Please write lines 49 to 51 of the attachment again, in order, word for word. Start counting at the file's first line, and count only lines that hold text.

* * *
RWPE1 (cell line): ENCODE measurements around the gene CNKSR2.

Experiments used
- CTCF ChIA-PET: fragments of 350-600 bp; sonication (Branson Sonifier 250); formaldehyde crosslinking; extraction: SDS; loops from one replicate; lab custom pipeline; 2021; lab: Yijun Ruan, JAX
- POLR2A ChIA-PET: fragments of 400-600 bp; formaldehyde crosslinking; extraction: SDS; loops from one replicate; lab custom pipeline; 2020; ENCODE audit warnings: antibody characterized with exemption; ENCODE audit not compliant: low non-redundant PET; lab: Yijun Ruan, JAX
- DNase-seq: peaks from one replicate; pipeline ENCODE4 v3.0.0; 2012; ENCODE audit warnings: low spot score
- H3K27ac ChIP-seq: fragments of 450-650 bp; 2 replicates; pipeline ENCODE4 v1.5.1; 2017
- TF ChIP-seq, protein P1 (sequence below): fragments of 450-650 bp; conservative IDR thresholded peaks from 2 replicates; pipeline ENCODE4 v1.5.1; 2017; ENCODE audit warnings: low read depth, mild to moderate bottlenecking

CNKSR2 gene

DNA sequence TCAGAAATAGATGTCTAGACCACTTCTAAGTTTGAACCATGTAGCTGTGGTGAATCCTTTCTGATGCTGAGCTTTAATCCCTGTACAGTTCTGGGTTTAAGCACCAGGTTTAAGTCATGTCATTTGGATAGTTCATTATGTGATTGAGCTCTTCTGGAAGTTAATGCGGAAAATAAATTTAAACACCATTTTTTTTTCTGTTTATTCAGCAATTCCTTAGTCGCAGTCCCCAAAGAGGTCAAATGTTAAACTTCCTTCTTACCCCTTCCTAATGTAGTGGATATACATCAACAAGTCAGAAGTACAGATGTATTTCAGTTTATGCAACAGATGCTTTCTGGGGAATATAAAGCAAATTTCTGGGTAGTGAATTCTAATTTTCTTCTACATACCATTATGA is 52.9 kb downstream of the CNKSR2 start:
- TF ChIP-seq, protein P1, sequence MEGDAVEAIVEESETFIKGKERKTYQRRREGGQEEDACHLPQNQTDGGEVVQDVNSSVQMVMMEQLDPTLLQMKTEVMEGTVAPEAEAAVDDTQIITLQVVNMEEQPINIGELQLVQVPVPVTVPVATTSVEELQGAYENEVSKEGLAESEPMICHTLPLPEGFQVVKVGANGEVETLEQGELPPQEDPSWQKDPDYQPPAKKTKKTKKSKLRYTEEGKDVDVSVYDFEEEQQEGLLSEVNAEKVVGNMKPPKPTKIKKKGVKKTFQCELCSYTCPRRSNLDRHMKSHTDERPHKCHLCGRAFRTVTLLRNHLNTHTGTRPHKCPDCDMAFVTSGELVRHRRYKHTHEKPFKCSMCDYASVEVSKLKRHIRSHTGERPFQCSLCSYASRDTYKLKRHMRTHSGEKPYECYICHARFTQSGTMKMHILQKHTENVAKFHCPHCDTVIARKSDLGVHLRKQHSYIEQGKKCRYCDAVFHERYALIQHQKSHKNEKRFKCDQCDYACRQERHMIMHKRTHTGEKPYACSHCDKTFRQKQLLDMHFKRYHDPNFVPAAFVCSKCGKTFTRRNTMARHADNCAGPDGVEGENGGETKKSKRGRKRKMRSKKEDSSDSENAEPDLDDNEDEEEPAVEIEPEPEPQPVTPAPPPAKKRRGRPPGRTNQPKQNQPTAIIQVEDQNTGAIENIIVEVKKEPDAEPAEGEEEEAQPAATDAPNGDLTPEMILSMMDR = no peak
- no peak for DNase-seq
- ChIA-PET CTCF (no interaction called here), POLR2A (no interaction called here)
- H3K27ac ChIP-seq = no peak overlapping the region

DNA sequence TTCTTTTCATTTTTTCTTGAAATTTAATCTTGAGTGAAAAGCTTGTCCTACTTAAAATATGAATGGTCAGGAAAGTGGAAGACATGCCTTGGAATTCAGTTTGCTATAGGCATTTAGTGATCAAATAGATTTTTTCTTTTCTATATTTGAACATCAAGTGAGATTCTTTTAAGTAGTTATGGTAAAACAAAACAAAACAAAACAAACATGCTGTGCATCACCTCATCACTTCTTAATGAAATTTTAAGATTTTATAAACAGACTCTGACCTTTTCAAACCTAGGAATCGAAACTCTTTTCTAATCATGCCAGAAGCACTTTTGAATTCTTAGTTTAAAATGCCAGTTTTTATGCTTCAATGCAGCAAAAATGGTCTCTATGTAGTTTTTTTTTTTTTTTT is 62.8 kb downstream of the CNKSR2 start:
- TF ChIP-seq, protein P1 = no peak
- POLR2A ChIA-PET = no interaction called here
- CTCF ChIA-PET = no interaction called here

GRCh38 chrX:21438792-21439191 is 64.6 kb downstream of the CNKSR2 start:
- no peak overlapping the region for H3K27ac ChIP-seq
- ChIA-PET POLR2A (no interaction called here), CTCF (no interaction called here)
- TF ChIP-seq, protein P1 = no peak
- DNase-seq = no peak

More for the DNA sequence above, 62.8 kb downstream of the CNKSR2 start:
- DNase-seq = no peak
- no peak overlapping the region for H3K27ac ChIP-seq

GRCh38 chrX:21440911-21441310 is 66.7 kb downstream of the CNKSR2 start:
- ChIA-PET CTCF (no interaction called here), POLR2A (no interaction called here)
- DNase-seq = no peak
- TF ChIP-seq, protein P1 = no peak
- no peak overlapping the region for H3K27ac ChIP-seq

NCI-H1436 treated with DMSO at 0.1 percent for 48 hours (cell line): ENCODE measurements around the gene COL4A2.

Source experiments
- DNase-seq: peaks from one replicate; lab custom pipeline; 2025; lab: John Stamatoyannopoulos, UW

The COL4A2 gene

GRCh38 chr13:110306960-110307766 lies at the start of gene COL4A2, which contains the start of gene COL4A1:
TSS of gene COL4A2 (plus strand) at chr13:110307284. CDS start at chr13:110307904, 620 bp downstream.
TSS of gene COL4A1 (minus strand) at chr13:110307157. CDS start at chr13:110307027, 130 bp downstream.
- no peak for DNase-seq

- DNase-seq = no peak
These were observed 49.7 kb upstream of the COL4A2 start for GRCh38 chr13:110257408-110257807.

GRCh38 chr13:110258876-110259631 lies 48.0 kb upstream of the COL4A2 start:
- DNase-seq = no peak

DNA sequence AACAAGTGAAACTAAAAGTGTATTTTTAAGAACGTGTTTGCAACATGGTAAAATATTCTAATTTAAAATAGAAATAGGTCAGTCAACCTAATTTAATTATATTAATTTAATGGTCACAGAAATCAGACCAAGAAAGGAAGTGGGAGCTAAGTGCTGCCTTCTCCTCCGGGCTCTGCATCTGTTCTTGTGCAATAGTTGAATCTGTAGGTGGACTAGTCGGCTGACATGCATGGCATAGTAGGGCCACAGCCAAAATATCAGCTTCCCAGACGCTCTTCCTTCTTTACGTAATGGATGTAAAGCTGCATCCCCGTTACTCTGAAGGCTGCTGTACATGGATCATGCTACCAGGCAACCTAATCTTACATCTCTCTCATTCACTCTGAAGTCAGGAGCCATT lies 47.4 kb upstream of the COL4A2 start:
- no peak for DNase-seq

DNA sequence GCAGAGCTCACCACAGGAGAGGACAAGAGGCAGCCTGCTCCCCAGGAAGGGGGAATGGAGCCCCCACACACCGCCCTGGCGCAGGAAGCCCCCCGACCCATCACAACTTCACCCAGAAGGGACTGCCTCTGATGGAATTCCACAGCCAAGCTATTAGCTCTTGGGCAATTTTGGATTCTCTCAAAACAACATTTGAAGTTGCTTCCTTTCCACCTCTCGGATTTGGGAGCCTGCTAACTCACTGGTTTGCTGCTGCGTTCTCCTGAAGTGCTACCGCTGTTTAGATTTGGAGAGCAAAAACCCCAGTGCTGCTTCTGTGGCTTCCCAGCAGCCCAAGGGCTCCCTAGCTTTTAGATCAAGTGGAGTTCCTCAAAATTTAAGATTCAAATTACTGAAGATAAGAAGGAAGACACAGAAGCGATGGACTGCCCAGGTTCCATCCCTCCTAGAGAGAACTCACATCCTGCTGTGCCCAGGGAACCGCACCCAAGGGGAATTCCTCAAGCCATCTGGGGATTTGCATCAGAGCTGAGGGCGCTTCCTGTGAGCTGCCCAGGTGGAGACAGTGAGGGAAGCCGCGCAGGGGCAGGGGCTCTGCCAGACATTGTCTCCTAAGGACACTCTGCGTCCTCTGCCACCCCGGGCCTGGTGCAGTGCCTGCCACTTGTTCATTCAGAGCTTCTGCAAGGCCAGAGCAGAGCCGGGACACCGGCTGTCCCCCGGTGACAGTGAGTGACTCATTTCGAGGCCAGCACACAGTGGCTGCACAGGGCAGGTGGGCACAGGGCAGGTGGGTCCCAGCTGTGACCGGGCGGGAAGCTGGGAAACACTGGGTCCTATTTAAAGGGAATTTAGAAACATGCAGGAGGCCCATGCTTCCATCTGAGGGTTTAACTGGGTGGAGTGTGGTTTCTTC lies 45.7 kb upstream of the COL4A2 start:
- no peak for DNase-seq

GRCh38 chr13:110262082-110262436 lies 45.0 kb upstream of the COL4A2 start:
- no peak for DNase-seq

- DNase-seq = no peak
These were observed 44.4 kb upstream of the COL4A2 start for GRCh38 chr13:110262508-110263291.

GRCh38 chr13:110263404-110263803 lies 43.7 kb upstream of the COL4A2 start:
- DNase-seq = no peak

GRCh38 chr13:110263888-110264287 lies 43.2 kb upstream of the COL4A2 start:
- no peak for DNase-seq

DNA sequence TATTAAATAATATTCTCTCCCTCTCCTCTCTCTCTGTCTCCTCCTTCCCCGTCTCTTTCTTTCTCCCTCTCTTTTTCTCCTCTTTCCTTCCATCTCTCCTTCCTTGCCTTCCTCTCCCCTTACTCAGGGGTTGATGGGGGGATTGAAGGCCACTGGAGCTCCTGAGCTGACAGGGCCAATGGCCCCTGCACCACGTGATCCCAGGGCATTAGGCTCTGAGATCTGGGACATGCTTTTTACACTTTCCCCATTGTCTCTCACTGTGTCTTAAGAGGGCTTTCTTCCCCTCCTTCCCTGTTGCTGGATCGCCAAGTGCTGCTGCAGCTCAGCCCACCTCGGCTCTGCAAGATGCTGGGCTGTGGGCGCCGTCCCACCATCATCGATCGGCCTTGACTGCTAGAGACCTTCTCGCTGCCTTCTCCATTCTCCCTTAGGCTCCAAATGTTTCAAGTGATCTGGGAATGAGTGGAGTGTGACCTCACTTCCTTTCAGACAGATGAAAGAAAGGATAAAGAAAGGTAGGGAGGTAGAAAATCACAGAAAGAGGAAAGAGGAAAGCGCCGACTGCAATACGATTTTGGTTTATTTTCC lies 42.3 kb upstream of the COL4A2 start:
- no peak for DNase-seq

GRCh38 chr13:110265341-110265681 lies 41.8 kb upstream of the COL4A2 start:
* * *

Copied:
- DNase-seq = no peak
These were observed 44.4 kb upstream of the COL4A2 start for GRCh38 chr13:110262508-110263291.

GRCh38 chr13:110263404-110263803 lies 43.7 kb upstream of the COL4A2 start: